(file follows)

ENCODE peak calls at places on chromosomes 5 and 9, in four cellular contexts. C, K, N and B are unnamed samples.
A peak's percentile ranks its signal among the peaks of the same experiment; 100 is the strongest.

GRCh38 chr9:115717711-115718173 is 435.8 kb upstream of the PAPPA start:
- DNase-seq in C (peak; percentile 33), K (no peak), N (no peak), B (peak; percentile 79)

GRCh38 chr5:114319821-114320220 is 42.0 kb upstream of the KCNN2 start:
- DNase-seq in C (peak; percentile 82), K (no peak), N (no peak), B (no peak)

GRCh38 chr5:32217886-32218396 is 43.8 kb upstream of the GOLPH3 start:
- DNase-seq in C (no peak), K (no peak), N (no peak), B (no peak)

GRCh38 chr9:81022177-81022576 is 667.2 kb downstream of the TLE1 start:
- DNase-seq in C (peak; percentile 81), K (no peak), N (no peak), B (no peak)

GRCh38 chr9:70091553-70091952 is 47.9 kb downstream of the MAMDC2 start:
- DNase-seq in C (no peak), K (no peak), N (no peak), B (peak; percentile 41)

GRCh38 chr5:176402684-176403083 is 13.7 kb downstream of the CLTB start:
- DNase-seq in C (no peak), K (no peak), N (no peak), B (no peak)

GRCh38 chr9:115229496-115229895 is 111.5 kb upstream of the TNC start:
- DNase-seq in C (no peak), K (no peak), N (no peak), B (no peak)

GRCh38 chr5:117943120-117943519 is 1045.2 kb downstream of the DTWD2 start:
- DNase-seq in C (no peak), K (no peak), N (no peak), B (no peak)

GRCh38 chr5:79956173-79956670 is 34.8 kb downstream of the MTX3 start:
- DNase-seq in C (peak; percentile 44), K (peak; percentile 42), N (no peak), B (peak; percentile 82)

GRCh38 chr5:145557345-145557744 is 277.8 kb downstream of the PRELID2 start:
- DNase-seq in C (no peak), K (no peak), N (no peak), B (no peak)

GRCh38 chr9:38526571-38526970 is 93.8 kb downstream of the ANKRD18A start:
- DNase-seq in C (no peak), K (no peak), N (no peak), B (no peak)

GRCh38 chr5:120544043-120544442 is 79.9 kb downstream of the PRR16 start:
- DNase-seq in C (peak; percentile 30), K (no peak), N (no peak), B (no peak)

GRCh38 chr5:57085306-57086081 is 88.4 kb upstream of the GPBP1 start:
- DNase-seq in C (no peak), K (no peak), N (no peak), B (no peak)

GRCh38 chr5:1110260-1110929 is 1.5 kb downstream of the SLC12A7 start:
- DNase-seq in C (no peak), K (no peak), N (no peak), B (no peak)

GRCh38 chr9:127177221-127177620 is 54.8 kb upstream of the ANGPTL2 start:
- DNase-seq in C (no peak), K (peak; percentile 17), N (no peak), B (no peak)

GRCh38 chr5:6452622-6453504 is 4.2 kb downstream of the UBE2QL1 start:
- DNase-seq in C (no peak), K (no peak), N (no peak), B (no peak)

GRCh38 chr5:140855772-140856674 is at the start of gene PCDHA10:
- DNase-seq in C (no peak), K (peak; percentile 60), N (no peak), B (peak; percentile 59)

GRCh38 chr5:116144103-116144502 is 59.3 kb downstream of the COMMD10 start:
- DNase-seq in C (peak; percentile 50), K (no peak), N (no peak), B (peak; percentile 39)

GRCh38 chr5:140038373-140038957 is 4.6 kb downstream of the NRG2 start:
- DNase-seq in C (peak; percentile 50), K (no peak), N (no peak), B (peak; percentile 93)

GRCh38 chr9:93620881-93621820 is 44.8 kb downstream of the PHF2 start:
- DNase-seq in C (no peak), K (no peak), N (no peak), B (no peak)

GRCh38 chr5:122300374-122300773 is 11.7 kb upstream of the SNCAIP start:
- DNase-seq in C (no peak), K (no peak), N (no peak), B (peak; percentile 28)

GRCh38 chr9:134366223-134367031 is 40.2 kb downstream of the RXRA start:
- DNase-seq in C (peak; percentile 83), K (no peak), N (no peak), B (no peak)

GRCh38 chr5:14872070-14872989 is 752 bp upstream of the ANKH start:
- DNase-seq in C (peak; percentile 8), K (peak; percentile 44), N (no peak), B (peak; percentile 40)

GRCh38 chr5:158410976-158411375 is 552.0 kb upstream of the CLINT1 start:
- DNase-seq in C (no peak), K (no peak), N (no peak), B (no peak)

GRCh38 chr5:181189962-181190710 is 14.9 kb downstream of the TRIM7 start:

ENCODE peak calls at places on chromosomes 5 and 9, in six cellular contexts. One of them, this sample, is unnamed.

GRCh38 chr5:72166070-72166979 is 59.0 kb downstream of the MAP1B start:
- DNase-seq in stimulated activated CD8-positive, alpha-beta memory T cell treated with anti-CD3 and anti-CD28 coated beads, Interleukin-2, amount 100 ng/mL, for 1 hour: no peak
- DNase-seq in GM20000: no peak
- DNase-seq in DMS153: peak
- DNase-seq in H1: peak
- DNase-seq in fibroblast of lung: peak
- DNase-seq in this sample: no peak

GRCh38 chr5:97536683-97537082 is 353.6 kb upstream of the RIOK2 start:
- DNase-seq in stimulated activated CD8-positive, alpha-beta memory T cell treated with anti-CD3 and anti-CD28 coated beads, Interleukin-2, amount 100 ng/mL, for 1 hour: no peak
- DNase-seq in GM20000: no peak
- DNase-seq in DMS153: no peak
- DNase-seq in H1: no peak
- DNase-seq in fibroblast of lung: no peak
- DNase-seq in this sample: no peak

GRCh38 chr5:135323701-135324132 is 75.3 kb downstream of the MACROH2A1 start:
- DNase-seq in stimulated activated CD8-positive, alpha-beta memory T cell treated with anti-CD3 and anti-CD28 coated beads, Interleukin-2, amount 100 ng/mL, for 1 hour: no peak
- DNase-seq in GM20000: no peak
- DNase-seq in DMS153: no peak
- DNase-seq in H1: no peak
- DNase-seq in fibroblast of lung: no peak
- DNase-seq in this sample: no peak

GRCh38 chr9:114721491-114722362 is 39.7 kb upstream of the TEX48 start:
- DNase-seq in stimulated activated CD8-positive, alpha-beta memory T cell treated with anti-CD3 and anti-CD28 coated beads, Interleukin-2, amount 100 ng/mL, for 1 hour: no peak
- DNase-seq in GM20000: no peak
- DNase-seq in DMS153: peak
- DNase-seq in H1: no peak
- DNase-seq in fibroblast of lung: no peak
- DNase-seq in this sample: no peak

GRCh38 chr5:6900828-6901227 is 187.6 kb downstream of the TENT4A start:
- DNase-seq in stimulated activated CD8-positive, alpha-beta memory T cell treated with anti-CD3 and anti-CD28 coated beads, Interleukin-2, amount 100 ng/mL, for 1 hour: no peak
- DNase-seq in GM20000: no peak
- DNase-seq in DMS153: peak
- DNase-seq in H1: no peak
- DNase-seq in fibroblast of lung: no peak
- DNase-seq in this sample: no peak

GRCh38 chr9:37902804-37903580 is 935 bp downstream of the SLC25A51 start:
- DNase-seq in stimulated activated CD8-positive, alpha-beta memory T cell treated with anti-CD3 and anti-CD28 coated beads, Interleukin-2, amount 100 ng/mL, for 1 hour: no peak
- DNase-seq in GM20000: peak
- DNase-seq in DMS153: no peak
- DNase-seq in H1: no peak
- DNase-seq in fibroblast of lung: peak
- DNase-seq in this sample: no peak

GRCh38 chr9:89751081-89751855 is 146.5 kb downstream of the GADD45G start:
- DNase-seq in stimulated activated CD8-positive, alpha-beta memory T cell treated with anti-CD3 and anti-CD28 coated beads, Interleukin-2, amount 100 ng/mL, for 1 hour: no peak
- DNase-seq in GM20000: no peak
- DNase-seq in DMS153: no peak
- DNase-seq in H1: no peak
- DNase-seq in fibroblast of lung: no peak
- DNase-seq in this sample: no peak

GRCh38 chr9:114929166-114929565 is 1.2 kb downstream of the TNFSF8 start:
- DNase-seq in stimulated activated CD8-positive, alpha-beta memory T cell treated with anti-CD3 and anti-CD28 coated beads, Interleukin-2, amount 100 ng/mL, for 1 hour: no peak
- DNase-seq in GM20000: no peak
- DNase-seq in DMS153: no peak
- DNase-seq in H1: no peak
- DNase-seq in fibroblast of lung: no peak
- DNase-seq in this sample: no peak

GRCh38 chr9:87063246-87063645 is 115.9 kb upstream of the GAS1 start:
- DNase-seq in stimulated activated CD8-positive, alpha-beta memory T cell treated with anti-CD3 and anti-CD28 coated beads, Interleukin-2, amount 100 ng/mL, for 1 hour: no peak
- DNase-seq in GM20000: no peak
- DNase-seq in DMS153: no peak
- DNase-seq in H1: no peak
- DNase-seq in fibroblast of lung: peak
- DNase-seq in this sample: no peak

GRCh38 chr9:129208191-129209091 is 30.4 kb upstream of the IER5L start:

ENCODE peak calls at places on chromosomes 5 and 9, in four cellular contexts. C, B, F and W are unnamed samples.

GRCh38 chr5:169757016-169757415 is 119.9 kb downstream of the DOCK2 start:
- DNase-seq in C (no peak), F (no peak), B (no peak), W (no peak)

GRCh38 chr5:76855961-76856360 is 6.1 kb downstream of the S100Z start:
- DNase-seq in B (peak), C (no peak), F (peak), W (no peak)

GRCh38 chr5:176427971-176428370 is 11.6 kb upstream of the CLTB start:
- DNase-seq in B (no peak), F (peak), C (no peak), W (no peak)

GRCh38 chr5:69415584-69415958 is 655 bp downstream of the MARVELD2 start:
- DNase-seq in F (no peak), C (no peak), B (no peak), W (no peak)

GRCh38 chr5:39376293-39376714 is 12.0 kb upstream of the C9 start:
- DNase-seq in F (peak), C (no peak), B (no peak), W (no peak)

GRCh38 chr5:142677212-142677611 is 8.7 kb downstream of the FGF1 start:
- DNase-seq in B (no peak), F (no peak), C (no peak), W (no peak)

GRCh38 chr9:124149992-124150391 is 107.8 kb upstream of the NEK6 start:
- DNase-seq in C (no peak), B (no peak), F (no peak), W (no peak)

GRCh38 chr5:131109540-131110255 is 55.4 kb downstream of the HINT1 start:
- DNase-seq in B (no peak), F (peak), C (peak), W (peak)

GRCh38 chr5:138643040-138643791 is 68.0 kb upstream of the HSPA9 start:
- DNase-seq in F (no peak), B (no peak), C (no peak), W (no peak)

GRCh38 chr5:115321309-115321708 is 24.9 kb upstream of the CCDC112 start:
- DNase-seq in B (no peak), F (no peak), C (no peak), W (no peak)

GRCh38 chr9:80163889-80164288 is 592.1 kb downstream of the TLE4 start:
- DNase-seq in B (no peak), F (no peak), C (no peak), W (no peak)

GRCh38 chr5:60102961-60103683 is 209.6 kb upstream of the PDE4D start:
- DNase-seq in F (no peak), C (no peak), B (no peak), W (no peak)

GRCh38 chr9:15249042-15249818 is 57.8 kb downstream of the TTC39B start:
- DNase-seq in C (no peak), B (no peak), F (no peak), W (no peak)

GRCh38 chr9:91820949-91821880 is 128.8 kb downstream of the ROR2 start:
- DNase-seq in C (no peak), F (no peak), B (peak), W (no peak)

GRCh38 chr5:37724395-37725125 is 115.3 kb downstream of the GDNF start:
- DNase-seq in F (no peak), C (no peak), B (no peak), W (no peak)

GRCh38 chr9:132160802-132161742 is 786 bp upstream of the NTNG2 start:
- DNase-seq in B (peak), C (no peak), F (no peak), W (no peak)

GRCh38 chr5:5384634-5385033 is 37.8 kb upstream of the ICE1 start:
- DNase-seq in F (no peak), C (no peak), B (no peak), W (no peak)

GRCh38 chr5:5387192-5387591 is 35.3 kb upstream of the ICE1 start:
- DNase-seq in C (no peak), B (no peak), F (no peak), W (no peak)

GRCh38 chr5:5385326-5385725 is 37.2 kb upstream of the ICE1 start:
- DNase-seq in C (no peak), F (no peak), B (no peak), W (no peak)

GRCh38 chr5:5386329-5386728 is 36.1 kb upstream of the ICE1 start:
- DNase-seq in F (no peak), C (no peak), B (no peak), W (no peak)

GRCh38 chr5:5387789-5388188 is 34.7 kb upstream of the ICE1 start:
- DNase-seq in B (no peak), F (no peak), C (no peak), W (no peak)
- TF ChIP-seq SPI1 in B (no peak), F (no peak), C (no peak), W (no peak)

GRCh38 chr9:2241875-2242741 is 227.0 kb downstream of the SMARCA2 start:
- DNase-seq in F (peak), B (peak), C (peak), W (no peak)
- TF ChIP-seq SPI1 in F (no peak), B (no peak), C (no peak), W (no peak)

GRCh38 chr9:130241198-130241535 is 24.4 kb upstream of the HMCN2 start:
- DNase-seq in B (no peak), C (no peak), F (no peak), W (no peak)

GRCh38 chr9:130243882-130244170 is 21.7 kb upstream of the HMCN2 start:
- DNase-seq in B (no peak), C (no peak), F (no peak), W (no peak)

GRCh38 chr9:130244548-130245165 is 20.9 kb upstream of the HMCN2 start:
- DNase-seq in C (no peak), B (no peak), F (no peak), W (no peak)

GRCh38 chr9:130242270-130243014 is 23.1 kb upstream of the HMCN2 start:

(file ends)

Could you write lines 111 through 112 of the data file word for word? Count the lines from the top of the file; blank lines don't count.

- DNase-seq in GM20000: no peak
- DNase-seq in DMS153: no peak